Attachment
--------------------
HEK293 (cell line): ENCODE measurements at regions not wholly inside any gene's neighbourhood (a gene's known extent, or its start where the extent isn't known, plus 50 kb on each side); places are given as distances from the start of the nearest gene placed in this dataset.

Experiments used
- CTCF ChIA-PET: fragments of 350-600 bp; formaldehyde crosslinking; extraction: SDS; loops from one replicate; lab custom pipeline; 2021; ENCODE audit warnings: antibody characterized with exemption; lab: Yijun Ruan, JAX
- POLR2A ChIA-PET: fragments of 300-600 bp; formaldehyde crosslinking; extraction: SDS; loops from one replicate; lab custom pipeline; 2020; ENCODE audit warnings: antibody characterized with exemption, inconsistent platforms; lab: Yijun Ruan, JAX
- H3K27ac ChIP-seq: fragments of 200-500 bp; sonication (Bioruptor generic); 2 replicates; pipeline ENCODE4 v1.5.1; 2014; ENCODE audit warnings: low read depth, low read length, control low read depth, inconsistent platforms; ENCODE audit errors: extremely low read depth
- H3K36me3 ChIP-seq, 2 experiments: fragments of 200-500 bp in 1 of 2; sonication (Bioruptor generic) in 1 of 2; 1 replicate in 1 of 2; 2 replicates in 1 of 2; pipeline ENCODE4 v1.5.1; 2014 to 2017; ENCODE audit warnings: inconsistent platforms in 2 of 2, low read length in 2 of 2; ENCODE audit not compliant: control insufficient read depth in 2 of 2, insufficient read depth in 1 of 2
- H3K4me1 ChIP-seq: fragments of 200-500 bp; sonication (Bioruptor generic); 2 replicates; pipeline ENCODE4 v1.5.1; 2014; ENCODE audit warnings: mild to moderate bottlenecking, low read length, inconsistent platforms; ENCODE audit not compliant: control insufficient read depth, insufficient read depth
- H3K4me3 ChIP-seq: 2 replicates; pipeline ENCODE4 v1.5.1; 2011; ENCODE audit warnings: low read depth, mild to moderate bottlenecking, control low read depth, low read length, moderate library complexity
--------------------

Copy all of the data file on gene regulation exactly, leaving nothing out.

HEK293 (cell line): ENCODE measurements at regions not wholly inside any gene's neighbourhood (a gene's known extent, or its start where the extent isn't known, plus 50 kb on each side); places are given as distances from the start of the nearest gene placed in this dataset.

Experiments used
- CTCF ChIA-PET: fragments of 350-600 bp; formaldehyde crosslinking; extraction: SDS; loops from one replicate; lab custom pipeline; 2021; ENCODE audit warnings: antibody characterized with exemption; lab: Yijun Ruan, JAX
- POLR2A ChIA-PET: fragments of 300-600 bp; formaldehyde crosslinking; extraction: SDS; loops from one replicate; lab custom pipeline; 2020; ENCODE audit warnings: antibody characterized with exemption, inconsistent platforms; lab: Yijun Ruan, JAX
- H3K27ac ChIP-seq: fragments of 200-500 bp; sonication (Bioruptor generic); 2 replicates; pipeline ENCODE4 v1.5.1; 2014; ENCODE audit warnings: low read depth, low read length, control low read depth, inconsistent platforms; ENCODE audit errors: extremely low read depth
- H3K36me3 ChIP-seq, 2 experiments: fragments of 200-500 bp in 1 of 2; sonication (Bioruptor generic) in 1 of 2; 1 replicate in 1 of 2; 2 replicates in 1 of 2; pipeline ENCODE4 v1.5.1; 2014 to 2017; ENCODE audit warnings: inconsistent platforms in 2 of 2, low read length in 2 of 2; ENCODE audit not compliant: control insufficient read depth in 2 of 2, insufficient read depth in 1 of 2
- H3K4me1 ChIP-seq: fragments of 200-500 bp; sonication (Bioruptor generic); 2 replicates; pipeline ENCODE4 v1.5.1; 2014; ENCODE audit warnings: mild to moderate bottlenecking, low read length, inconsistent platforms; ENCODE audit not compliant: control insufficient read depth, insufficient read depth
- H3K4me3 ChIP-seq: 2 replicates; pipeline ENCODE4 v1.5.1; 2011; ENCODE audit warnings: low read depth, mild to moderate bottlenecking, control low read depth, low read length, moderate library complexity